Wells Fargo: ‘Cautious optimism’ for the future of non-residential construction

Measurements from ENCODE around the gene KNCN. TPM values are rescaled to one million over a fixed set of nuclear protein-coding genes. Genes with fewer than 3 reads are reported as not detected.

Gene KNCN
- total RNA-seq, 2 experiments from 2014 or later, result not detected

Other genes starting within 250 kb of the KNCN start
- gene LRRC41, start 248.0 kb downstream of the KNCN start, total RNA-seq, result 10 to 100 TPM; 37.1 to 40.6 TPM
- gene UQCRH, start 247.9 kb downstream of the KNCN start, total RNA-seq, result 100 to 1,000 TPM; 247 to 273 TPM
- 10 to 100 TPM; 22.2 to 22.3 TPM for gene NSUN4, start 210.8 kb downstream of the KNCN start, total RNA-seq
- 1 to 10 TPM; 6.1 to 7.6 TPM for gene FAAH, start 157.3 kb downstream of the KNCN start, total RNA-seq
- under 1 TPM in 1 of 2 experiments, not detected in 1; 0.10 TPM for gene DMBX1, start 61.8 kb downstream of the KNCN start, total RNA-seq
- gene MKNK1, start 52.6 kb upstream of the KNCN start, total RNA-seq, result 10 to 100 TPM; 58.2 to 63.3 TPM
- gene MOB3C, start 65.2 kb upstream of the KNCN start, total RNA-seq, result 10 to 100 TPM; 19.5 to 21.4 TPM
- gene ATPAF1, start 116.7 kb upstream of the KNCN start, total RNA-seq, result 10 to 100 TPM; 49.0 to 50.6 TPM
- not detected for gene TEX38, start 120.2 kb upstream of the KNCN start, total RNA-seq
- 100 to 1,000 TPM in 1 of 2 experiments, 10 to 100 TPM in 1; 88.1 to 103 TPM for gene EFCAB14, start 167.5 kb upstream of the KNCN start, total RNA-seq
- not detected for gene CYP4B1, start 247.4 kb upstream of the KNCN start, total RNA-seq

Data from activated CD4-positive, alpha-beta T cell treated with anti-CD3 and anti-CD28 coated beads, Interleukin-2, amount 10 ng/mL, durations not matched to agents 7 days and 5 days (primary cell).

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When the last Wells Fargo construction industry survey was conducted, contractors and equipment dealers were somewhat optimistic about the non-residential market, scoring 99 in the financial company’s “optimistic quotient” for 2020. (OQ of 75 to 99 is “cautiously optimistic.” “Over 100“ very optimistic ”, less than 75 a pessimist.) Then the Covid-19 pandemic hit, changed everything. Despite the difficulties experienced in the past year, the industry remains optimistic, albeit far less than it was before the pandemic. The new Wells Fargo Industry Survey rated the optimism quotient in the construction industry at 78. This is 21 points below last year’s pre-epidemic forecast but still barely within the range of “cautious optimism”. Wells Fargojem Heron, national sales director for the construction group for Wells Fargo Group, attributes much of the decline in optimism to the near-term uncertainty brought on by last year’s election and the pandemic. The survey was conducted between November 9 and December 7, and consisted of responses from 226 construction executives in 44 states, however, the long-term outlook suggests a more optimistic outlook, Heron says. In all, 60% of those surveyed believe that the construction industry will expand within the next two years. Most of them also believe that their net profits will remain the same (34%) or increase (41%) in 2021. “Don’t be scared of it a little,” Heron said of 78 OQ. “I think in the long run, everyone says the industry will grow. Profits will grow. Industry executives, although now pessimistic about commercial construction, are saying that their profitability in 2021 versus 2020, they expect to increase.” He also believes that contractors It is in a better position to handle the economic downturn, should it occur, according to their judgment. Overall performance in 2020 and its ability to meet financial commitments in equipment financing. “I think they have adapted very well to this Covid pandemic,” he says. “And I am really impressed and optimistic about the short and long term prospects for the industry.” A bigger year for equipment sales? One of the surprises in the Heron survey was the apparent disconnect between contractors and equipment dealers regarding the purchase of used construction equipment in 2021, while 54% of dealers expect sales of used equipment to rise, and only 20% of contractors said they plan to purchase used equipment. In contrast, 30% of contractors expect to purchase new equipment, while 39% of dealers expect new equipment sales to rise, and Heron believes that the distributors’ view is a more accurate view of used sales, mainly because they were already seeing the supply issues and price rises that She was waiting for new equipment, and says of the new equipment: “Prices are going up.” “New equipment deliveries have slowed, due to obstacles in supply chains and component manufacturers. So I think this will surprise some contractors. I think they will buy more used equipment in 2021 than they initially thought.” But that doesn’t mean a bad year for new equipment. He notes that major manufacturers like Cat and Deere are expecting increased revenues, and he is not expecting discounts on new equipment. “I think the cost of new equipment is going up, and it’s all going to be passed on,” he says. “I think they will be able to pass that on because I believe the industry is still going strong, which is why we are seeing Cat and Deere raising revenue projections and profitability projections, and their stocks are doing well.” For the full report, click here.


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